It also states that consumers have the right to know what is in credit records; to challenge the accuracy of information; and to have it re-verified, updated or removed.
It also limits the time derogatory information can be retained on a credit record and assures that a consumer’s privacy will be protected at all times.FCRA at the FTC – PDFFCRA at the FTC – PDF
FDCPA (Fair Debt Collection Practices Act)
The FDCPA regulates the activities of debt collectors concerning their communications with consumers, prohibiting harassment or abuse, false or misleading representations, and unfair practices.

FDCPA at the FTC – html

fdcpa-pdf portal

FDCPA – .PDF

Fixed Length Record
A record that always contains the same number of characters.

For example, you may report a 426-byte Base Segment, a 100-byte J1 Segment, and a 30-byte K4 Segment for every record.
The fixed record length would be 556. If there is no associated consumer on the account, report the Base Segment, report the J1 Segment Identifier, blank fill the remainder of the J1 Segment, and report the K4 Segment information.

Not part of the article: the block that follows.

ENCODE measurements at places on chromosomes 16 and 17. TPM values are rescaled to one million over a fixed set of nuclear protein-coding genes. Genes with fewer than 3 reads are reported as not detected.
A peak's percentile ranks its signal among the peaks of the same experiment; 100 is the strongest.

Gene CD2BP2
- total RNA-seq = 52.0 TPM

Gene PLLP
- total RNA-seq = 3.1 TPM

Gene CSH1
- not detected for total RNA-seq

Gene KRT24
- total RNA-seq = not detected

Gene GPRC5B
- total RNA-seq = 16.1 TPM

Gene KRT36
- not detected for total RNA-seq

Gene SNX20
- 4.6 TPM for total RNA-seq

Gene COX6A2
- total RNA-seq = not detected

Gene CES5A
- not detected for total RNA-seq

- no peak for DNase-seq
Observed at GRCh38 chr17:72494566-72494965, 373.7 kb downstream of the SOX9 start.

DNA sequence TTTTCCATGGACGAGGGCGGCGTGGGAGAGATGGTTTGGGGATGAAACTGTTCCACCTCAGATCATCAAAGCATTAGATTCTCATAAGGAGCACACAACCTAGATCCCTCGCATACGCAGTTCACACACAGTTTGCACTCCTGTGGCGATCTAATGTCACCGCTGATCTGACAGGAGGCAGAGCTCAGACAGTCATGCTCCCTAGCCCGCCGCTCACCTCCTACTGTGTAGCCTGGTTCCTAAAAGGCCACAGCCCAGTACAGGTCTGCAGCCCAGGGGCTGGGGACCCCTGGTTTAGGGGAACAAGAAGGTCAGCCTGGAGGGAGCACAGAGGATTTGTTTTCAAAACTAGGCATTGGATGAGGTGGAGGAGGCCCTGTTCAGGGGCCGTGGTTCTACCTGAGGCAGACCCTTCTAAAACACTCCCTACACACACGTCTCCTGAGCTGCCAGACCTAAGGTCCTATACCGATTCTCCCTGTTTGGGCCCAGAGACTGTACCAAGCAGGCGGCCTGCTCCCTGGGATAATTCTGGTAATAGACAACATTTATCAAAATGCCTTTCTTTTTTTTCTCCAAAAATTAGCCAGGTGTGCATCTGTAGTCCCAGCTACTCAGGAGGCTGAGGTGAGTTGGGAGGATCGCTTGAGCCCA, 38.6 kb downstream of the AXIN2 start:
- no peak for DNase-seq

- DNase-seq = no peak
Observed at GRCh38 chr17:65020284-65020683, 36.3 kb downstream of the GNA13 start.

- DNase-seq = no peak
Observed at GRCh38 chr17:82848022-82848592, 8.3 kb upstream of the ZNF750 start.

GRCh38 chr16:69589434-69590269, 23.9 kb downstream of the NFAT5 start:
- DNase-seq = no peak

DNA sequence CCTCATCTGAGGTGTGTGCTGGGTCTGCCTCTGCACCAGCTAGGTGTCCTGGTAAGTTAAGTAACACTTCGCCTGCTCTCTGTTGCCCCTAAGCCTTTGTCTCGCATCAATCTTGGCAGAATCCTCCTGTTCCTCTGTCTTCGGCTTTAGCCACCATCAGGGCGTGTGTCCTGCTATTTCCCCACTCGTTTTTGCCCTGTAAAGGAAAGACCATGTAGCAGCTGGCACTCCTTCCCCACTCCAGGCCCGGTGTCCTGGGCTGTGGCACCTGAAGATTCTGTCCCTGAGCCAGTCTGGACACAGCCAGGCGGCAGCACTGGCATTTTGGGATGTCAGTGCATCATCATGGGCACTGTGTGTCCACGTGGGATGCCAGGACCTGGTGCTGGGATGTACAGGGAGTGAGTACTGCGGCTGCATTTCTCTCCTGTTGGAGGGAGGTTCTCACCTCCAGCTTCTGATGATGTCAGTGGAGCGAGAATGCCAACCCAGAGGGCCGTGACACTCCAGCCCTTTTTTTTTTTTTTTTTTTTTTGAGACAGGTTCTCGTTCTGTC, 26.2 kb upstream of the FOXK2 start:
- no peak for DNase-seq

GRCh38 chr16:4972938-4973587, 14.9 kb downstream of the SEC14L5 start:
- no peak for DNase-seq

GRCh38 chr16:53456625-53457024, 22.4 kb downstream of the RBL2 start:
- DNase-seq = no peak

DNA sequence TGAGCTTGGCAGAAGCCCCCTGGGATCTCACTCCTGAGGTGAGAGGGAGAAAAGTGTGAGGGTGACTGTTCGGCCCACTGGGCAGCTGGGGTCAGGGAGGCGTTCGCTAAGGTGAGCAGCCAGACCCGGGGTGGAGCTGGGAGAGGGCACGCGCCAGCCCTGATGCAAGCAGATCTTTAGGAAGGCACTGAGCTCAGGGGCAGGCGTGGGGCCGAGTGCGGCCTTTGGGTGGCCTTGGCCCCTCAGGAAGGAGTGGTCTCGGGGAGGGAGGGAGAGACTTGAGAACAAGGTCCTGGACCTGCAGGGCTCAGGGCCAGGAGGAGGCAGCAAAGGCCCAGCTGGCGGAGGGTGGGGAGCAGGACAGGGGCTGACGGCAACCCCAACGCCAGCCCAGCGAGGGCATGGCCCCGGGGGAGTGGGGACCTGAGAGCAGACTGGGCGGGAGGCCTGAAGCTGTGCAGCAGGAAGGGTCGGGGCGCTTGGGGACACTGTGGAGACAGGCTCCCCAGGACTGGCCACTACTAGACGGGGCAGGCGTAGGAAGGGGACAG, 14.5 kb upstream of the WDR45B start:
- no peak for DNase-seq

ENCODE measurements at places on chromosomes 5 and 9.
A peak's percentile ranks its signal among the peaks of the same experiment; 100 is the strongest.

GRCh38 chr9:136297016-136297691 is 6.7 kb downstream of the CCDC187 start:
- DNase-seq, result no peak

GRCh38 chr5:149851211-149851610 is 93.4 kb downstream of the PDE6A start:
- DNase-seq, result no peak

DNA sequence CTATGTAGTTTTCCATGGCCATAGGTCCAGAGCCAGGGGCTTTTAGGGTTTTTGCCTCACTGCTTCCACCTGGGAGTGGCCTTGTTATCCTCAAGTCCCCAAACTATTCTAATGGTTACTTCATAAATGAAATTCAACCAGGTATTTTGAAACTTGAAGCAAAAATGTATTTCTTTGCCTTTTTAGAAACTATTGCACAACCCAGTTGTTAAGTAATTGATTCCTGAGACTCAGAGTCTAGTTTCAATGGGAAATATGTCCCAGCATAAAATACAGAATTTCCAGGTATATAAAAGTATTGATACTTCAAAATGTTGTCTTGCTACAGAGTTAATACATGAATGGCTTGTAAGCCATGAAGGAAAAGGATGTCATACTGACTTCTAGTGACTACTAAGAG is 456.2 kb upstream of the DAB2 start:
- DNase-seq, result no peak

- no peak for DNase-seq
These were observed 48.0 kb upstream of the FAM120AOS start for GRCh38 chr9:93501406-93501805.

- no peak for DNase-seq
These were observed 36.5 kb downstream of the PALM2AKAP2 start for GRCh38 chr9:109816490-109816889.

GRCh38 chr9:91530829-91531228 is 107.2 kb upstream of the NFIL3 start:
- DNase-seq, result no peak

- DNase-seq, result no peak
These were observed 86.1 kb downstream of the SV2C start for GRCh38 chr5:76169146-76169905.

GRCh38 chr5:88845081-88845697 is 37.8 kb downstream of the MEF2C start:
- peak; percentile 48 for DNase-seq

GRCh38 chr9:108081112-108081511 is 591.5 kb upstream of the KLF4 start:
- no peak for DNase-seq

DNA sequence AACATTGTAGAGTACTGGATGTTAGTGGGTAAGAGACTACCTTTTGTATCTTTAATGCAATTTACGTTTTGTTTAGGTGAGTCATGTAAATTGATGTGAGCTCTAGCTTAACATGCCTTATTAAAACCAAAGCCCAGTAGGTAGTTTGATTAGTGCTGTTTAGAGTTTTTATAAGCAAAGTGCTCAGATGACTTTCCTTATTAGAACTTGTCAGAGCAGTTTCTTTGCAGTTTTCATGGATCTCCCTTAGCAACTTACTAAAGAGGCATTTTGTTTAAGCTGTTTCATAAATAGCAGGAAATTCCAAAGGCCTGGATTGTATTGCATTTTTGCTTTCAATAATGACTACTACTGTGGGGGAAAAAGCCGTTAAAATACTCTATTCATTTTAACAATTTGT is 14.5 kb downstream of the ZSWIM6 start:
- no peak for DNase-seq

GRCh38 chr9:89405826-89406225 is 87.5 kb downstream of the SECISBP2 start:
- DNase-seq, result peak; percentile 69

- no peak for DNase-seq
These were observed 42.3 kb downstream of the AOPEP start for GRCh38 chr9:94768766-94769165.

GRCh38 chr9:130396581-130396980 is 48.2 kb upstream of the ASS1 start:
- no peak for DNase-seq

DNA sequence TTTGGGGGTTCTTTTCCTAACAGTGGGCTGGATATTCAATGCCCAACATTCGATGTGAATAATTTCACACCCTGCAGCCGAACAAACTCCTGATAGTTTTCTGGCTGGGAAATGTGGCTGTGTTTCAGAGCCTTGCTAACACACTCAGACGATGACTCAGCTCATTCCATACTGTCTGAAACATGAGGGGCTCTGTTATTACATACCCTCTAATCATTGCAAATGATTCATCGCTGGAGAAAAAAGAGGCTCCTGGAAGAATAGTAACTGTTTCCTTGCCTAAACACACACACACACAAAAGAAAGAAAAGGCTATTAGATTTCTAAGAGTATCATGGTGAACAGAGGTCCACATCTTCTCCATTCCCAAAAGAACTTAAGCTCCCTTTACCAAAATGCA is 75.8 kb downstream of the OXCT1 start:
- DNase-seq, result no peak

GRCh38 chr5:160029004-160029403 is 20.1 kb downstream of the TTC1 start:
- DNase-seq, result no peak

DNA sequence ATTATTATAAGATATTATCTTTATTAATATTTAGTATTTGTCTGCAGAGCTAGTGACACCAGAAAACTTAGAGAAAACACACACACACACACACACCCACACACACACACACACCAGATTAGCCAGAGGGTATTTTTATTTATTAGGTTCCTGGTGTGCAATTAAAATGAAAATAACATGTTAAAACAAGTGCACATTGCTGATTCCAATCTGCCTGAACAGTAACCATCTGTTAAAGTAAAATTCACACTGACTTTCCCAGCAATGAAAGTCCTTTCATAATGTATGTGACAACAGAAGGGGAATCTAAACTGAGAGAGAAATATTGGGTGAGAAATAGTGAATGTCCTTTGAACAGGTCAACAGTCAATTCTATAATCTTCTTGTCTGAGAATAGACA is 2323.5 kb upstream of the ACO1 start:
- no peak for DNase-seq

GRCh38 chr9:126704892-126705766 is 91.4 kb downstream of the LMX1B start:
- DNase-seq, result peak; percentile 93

Fixed Rate Loan
A loan in which the interest rate does not change during the entire term of the loan.
Flexible Spending Credit Card
Credit card with no preset spending limit. The credit card has a Credit Limit, but the terms of the card allow the consumer to exceed that amount.
Refer to Frequently Asked Question 50 for reporting guidelines.
Forbearance
A period of time during repayment in which a borrower is permitted to temporarily postpone making regular monthly payments. The debt is not forgiven, but payments are suspended until a later time.
As an example, forbearance may be granted if a borrower is experiencing temporary financial difficulty.
A forbearance agreement is most commonly applied to mortgages and student loans. However, forbearance is applicable to any type of loan. Refer to Frequently Asked Question 45 for reporting guidelines.
Installment (Portfolio Type)
A loan repayable in installments, usually in set monthly amounts.
Lease Assumption
The debtor’s assumption of personal liability for leases of personal property that would otherwise be discharged in bankruptcy. When a lease is assumed, the consumer is assuming use of the personal property, such as an auto, as well as payment on the account.